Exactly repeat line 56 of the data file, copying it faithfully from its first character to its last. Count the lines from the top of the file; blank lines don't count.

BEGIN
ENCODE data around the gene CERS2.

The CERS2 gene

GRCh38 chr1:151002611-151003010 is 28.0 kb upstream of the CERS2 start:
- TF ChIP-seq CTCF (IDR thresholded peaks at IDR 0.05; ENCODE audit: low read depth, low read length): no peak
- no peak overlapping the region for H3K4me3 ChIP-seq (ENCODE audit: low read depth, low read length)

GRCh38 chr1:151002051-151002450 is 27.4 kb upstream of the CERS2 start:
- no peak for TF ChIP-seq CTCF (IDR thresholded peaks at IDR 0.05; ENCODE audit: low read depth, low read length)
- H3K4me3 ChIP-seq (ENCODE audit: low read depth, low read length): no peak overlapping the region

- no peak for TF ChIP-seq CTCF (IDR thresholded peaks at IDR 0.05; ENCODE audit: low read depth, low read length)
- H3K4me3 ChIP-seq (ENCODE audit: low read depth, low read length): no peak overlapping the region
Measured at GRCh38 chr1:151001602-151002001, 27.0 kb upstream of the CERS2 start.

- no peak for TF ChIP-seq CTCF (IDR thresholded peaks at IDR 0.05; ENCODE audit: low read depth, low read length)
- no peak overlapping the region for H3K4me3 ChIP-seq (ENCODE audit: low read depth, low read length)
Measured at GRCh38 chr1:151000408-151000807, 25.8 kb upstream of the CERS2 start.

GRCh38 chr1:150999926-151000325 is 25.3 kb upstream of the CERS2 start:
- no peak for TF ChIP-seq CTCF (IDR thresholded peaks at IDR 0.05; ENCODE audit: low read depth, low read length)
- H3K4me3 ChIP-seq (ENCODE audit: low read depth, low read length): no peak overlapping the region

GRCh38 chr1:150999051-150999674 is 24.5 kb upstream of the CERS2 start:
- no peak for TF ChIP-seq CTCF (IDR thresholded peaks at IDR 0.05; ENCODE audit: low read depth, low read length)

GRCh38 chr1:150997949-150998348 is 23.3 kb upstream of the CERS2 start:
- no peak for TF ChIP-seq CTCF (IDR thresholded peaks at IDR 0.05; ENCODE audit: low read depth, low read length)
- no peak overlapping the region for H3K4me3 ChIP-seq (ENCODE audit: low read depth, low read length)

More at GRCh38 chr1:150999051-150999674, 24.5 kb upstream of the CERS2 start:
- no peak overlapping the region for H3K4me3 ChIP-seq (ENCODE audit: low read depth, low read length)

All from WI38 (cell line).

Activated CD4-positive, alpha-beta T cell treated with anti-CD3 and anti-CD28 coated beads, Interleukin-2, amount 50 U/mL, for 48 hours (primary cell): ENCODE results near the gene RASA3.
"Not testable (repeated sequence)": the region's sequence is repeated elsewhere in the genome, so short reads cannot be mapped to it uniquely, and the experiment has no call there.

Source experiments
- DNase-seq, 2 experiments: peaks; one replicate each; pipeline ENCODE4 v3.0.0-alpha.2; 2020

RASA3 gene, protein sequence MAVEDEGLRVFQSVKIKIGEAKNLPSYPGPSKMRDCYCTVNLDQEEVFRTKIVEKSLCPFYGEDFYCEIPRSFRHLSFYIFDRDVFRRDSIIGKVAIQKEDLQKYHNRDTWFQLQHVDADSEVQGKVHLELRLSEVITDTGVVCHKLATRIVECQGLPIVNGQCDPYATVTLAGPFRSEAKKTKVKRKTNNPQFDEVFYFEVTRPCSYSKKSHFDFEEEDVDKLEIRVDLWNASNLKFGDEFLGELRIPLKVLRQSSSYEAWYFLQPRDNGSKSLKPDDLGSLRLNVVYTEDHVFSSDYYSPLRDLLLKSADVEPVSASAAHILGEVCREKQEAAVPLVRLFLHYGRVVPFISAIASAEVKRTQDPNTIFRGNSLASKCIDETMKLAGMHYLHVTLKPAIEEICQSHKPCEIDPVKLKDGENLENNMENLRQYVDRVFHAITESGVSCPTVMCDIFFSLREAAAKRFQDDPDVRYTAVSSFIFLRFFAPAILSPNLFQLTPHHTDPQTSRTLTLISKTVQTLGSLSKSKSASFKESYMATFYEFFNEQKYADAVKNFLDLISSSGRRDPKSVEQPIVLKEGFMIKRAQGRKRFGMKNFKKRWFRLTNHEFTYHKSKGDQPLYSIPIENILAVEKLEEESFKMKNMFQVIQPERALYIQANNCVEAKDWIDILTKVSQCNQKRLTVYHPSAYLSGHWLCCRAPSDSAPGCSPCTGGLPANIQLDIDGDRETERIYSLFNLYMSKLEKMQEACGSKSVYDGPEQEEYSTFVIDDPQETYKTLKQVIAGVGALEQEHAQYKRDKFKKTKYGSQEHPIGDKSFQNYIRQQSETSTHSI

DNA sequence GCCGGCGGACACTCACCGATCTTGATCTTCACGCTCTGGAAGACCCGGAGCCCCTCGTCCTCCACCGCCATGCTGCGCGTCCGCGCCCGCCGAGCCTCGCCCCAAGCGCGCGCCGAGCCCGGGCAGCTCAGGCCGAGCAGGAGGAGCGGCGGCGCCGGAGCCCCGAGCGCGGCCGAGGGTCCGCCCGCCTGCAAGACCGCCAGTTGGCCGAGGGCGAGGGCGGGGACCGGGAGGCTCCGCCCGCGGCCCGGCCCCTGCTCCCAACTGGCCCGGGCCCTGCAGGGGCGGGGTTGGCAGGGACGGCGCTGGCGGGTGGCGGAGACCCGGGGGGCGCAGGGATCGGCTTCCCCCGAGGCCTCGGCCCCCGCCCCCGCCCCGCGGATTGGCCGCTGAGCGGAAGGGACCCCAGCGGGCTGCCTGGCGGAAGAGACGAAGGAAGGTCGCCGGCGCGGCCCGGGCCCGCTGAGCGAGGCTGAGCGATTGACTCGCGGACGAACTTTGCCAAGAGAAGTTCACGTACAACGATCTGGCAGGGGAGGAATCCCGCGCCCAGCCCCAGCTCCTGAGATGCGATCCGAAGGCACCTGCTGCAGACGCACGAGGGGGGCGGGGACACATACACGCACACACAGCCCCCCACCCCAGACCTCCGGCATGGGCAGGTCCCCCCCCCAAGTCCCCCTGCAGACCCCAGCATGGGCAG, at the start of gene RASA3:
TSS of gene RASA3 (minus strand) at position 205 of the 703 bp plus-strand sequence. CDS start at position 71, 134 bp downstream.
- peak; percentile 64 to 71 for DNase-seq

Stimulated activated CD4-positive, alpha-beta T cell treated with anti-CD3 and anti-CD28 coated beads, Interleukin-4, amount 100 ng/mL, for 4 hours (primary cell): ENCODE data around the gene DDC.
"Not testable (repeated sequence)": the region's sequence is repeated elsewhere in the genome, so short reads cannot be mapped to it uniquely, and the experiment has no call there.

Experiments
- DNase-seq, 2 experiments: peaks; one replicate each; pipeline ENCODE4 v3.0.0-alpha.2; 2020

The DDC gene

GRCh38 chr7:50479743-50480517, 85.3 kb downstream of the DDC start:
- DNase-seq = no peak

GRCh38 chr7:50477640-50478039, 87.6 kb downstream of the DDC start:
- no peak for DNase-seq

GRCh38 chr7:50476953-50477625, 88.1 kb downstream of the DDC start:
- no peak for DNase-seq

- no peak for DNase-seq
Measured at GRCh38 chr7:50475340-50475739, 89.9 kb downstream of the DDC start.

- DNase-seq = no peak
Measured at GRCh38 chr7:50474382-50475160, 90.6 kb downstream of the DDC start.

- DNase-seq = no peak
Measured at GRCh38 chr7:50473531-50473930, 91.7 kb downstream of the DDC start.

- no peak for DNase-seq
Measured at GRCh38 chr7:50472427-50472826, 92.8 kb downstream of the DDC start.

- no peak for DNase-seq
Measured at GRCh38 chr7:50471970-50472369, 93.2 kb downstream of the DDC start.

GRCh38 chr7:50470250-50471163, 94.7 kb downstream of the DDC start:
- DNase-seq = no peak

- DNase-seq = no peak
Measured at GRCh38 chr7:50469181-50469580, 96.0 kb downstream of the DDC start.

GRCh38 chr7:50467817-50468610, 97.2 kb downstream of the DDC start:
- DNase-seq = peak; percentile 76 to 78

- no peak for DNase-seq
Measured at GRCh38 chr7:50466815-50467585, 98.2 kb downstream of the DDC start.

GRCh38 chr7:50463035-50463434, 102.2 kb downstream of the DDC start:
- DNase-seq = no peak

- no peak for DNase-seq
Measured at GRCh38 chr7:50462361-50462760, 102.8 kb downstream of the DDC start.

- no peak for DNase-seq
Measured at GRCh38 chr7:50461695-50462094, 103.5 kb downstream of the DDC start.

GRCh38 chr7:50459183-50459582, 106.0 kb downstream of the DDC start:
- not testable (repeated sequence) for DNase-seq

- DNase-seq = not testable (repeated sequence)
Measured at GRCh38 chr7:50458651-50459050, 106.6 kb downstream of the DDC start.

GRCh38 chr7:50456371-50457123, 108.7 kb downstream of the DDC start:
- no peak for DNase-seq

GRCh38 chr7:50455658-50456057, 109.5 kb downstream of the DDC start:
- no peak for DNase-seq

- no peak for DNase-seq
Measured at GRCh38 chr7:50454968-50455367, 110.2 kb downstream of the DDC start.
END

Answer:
- DNase-seq = no peak